The UN Security Council's five permanent members (P5) on Tuesday said Yemen's peace process could fail if more commitment isn't shown toward the implementation of the deal.
Yemen’s government and members of the Houthi group agreed to a ceasefire and the withdrawal of troops from the port city of Hodeidah in December, during UN-led peace talks in Sweden.
But progress has been slow, with the Yemeni government blaming the Houthi rebels for hindering the process.
The government has also called on UN Special Envoy, Martin Griffiths, to put more pressure on the Houthis.
“We call on all sides to ensure the UN monitoring mission can carry out its work safely and without interference,” ambassadors from the UK, US, France, Russia and China said in a statement.
Yemen’s warring sides must ensure that the UN can carry out its work “safely and without interference” in order to complete the implementation of the deal.
“We strongly support the efforts of Mr Griffiths, and the Head of the United Nations Mission in Hodeidah, Michael Lollesgaard, to secure the earliest possible implementation of the arrangements agreed in Stockholm for redeployment from the ports and city of Hodeidah,” said the statement.
Members of the P5 urged to bring the implementation of the proposal “in good faith without further delay and without seeking to exploit the re-deployments by the other side.”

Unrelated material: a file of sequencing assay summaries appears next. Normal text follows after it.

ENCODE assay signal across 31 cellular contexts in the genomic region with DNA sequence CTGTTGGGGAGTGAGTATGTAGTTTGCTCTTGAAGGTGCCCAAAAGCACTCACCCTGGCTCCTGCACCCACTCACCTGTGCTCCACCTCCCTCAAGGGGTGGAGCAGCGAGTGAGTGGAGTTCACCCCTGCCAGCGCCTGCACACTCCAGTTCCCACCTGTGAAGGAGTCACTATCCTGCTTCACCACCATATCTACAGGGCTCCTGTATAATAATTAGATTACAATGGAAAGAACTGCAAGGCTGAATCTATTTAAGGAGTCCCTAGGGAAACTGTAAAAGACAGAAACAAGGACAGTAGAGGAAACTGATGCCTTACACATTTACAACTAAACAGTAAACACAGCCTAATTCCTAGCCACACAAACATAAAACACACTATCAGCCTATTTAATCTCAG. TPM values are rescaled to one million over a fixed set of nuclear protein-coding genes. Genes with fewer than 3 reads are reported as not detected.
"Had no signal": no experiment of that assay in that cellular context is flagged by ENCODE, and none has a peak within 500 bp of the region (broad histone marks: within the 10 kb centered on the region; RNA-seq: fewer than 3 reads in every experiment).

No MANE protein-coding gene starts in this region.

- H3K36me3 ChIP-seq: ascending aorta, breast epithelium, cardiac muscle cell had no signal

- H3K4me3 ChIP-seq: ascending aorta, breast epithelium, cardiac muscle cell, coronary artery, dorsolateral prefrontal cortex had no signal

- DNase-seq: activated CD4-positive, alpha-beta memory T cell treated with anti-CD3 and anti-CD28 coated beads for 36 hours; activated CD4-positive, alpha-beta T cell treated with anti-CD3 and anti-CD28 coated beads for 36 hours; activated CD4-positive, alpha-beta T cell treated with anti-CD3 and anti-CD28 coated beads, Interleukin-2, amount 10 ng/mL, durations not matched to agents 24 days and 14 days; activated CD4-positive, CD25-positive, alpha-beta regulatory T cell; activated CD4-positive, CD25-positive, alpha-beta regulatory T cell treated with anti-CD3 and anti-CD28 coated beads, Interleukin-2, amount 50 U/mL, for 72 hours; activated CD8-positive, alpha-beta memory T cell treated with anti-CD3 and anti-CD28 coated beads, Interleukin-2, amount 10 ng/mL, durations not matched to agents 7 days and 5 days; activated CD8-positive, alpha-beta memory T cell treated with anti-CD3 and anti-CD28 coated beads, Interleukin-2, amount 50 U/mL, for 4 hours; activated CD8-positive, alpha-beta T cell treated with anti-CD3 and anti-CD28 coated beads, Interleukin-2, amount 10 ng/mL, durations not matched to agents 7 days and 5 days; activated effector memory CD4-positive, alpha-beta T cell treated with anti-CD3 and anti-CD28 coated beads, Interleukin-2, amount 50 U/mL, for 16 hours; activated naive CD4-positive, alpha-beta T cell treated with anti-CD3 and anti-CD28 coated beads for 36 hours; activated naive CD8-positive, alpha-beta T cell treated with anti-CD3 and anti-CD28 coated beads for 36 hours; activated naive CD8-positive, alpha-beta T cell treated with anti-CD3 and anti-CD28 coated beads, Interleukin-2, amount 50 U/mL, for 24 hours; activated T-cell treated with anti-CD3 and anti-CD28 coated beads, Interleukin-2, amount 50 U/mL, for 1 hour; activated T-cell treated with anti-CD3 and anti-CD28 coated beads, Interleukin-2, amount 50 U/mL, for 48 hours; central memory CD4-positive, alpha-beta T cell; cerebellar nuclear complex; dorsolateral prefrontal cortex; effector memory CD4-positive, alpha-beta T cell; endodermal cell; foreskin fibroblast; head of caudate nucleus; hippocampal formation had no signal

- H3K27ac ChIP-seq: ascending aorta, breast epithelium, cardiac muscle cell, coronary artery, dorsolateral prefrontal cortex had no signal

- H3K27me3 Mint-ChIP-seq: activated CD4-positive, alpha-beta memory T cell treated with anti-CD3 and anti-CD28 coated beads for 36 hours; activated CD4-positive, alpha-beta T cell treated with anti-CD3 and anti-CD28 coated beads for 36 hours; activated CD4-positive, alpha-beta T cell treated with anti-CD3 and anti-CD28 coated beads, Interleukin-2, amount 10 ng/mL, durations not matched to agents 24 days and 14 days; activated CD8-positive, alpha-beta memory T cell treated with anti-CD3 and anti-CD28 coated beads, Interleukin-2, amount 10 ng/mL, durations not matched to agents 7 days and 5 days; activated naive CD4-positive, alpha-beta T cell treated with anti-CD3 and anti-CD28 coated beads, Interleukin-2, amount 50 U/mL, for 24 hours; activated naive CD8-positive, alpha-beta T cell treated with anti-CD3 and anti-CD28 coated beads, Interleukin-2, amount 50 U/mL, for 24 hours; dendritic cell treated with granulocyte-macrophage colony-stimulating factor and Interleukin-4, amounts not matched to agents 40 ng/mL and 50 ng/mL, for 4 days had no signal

The officials also expressed concern regarding Yemen’s deteriorating humanitarian situation, including the shelling of the Red Sea Mills and the fierce fighting in Hajja governorate.
The statement comes as the UN office for the Coordination of Humanitarian Affairs (OCHA) said on Tuesday that thousands of Yemenis are trapped and caught in clashes in the northern district of Hajja.
“It is outrageous that innocent civilians continue to die needlessly in a conflict that should, and can be solved,” said Lise Grande, the UN humanitarian coordinator in Yemen.
Yemen's war has killed thousands of civilians and left millions on the brink of famine and starvation.
The number of displaced civilians in Hajja has doubled over the last six months, OCHA said.
Houthi rebels imposed control over Hajja's northern districts after a local tribe took up arms against them.
The tribesmen, in deal with the rebels, have remained neutral in the war. The deal collapsed when the Houthis attempted to use the district to transfer weapons to a coastal area where they have been fighting against the Arab coalition.